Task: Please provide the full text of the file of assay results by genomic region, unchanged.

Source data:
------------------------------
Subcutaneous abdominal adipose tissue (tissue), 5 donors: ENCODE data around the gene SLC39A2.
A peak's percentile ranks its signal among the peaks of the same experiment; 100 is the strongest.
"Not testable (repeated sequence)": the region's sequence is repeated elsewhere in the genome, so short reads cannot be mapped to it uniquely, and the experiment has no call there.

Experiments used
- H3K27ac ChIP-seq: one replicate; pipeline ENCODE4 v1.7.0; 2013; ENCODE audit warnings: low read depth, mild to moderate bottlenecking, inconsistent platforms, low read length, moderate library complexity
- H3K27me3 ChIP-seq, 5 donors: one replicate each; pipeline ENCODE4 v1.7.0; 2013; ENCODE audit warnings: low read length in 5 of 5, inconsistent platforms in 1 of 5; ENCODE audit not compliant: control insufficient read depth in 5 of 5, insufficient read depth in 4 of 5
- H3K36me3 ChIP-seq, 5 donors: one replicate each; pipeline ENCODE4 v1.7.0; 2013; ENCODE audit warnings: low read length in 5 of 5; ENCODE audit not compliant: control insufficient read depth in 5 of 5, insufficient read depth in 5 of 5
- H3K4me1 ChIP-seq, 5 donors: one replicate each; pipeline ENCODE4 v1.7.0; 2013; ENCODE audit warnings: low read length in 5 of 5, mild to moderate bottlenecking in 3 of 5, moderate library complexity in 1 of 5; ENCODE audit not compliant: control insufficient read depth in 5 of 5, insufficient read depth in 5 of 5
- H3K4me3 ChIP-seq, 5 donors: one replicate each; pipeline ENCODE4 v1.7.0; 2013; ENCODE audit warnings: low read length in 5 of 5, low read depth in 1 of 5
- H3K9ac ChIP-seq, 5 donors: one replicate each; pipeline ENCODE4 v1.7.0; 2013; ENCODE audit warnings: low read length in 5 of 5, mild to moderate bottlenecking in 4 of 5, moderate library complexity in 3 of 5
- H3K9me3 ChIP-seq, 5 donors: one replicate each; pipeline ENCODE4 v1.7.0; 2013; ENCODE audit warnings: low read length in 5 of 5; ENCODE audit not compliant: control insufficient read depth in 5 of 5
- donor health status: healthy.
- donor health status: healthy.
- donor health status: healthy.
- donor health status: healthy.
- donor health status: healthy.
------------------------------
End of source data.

Subcutaneous abdominal adipose tissue (tissue), 5 donors: ENCODE data around the gene SLC39A2.
A peak's percentile ranks its signal among the peaks of the same experiment; 100 is the strongest.
"Not testable (repeated sequence)": the region's sequence is repeated elsewhere in the genome, so short reads cannot be mapped to it uniquely, and the experiment has no call there.

Experiments used
- H3K27ac ChIP-seq: one replicate; pipeline ENCODE4 v1.7.0; 2013; ENCODE audit warnings: low read depth, mild to moderate bottlenecking, inconsistent platforms, low read length, moderate library complexity
- H3K27me3 ChIP-seq, 5 donors: one replicate each; pipeline ENCODE4 v1.7.0; 2013; ENCODE audit warnings: low read length in 5 of 5, inconsistent platforms in 1 of 5; ENCODE audit not compliant: control insufficient read depth in 5 of 5, insufficient read depth in 4 of 5
- H3K36me3 ChIP-seq, 5 donors: one replicate each; pipeline ENCODE4 v1.7.0; 2013; ENCODE audit warnings: low read length in 5 of 5; ENCODE audit not compliant: control insufficient read depth in 5 of 5, insufficient read depth in 5 of 5
- H3K4me1 ChIP-seq, 5 donors: one replicate each; pipeline ENCODE4 v1.7.0; 2013; ENCODE audit warnings: low read length in 5 of 5, mild to moderate bottlenecking in 3 of 5, moderate library complexity in 1 of 5; ENCODE audit not compliant: control insufficient read depth in 5 of 5, insufficient read depth in 5 of 5
- H3K4me3 ChIP-seq, 5 donors: one replicate each; pipeline ENCODE4 v1.7.0; 2013; ENCODE audit warnings: low read length in 5 of 5, low read depth in 1 of 5
- H3K9ac ChIP-seq, 5 donors: one replicate each; pipeline ENCODE4 v1.7.0; 2013; ENCODE audit warnings: low read length in 5 of 5, mild to moderate bottlenecking in 4 of 5, moderate library complexity in 3 of 5
- H3K9me3 ChIP-seq, 5 donors: one replicate each; pipeline ENCODE4 v1.7.0; 2013; ENCODE audit warnings: low read length in 5 of 5; ENCODE audit not compliant: control insufficient read depth in 5 of 5
- donor health status: healthy.
- donor health status: healthy.
- donor health status: healthy.
- donor health status: healthy.
- donor health status: healthy.